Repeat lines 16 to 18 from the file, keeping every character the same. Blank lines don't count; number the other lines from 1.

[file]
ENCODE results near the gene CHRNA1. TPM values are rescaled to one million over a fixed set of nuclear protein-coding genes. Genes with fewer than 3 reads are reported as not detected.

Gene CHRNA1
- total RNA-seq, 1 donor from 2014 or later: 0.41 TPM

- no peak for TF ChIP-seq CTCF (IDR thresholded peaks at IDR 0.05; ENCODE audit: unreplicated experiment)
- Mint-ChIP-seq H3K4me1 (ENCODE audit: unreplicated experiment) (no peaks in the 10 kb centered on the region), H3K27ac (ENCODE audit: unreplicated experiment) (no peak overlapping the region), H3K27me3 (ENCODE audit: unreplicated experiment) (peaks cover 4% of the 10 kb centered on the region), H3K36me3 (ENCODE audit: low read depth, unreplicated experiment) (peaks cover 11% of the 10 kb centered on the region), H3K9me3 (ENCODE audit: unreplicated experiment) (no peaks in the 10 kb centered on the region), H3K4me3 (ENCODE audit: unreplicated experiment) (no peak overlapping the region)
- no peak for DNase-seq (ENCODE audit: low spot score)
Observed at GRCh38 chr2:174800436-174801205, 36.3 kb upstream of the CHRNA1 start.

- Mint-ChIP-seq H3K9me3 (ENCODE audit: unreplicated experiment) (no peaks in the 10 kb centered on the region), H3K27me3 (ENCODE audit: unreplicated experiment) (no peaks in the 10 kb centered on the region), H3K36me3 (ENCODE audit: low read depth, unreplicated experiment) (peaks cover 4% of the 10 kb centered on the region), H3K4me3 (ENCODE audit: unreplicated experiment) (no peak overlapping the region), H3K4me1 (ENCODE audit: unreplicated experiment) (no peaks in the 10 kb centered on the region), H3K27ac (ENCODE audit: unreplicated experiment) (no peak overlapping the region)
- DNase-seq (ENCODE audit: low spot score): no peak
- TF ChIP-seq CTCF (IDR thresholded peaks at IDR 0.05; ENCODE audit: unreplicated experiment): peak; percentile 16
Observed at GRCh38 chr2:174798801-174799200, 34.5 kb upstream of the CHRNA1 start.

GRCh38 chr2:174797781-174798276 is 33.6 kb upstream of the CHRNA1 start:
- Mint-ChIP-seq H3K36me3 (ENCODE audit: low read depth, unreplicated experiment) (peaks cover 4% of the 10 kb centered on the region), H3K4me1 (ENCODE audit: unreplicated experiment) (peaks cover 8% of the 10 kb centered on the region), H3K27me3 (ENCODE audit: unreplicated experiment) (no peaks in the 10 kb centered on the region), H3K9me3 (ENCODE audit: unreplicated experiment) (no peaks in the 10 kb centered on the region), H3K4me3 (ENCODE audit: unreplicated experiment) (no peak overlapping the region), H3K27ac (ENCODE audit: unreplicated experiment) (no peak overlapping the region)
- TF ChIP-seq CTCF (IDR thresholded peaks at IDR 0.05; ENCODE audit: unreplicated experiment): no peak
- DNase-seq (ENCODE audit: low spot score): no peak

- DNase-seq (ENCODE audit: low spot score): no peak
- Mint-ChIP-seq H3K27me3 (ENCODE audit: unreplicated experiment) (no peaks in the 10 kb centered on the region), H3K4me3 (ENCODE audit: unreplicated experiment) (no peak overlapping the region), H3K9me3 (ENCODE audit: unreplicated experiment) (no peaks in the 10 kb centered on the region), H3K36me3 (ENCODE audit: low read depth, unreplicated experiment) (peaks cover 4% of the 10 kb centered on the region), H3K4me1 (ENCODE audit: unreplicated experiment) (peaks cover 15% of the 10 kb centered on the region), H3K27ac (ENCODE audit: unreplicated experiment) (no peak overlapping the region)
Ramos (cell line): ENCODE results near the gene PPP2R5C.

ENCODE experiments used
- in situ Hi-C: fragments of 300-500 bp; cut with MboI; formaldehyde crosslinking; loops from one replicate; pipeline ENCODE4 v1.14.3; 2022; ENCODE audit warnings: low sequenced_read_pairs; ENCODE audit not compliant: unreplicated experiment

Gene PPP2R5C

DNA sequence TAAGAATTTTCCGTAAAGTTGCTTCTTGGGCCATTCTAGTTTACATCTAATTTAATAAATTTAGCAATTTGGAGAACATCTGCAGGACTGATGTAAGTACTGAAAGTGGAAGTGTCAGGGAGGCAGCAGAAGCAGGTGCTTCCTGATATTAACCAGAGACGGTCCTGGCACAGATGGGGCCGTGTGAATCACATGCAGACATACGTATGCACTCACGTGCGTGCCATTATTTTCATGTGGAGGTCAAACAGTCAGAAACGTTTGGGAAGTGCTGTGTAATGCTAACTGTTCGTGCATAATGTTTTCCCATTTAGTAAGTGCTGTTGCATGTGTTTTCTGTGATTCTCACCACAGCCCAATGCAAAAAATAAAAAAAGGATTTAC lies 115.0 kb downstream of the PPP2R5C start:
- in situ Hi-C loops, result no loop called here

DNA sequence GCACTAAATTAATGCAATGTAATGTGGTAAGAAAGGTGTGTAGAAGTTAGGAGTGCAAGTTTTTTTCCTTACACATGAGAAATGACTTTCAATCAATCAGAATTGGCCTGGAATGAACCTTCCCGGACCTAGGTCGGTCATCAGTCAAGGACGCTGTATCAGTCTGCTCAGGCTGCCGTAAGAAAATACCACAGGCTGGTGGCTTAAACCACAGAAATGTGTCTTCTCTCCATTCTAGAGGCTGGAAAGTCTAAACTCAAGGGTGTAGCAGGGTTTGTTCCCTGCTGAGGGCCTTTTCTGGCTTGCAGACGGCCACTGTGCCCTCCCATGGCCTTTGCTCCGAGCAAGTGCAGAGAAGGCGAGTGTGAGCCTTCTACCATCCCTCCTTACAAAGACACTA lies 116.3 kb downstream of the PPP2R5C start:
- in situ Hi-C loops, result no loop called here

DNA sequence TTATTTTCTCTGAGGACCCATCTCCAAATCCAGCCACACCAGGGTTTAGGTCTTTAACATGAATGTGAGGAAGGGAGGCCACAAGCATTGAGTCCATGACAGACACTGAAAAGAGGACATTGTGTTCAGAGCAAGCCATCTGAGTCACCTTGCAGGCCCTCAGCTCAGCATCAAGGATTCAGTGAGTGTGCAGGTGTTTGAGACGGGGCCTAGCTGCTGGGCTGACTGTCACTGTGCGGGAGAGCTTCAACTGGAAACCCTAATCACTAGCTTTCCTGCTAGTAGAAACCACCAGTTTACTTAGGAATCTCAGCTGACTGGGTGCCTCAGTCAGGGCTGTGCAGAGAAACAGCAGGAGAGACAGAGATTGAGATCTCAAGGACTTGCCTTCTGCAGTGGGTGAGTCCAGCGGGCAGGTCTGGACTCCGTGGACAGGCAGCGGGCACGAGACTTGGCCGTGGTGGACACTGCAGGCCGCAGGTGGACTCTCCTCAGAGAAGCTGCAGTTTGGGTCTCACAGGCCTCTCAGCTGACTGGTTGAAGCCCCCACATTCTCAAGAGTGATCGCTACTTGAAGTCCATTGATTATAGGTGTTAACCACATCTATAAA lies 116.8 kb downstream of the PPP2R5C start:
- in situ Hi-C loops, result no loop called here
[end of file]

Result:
- DNase-seq (ENCODE audit: low spot score): no peak
- Mint-ChIP-seq H3K27me3 (ENCODE audit: unreplicated experiment) (no peaks in the 10 kb centered on the region), H3K4me3 (ENCODE audit: unreplicated experiment) (no peak overlapping the region), H3K9me3 (ENCODE audit: unreplicated experiment) (no peaks in the 10 kb centered on the region), H3K36me3 (ENCODE audit: low read depth, unreplicated experiment) (peaks cover 4% of the 10 kb centered on the region), H3K4me1 (ENCODE audit: unreplicated experiment) (peaks cover 15% of the 10 kb centered on the region), H3K27ac (ENCODE audit: unreplicated experiment) (no peak overlapping the region)
Ramos (cell line): ENCODE results near the gene PPP2R5C.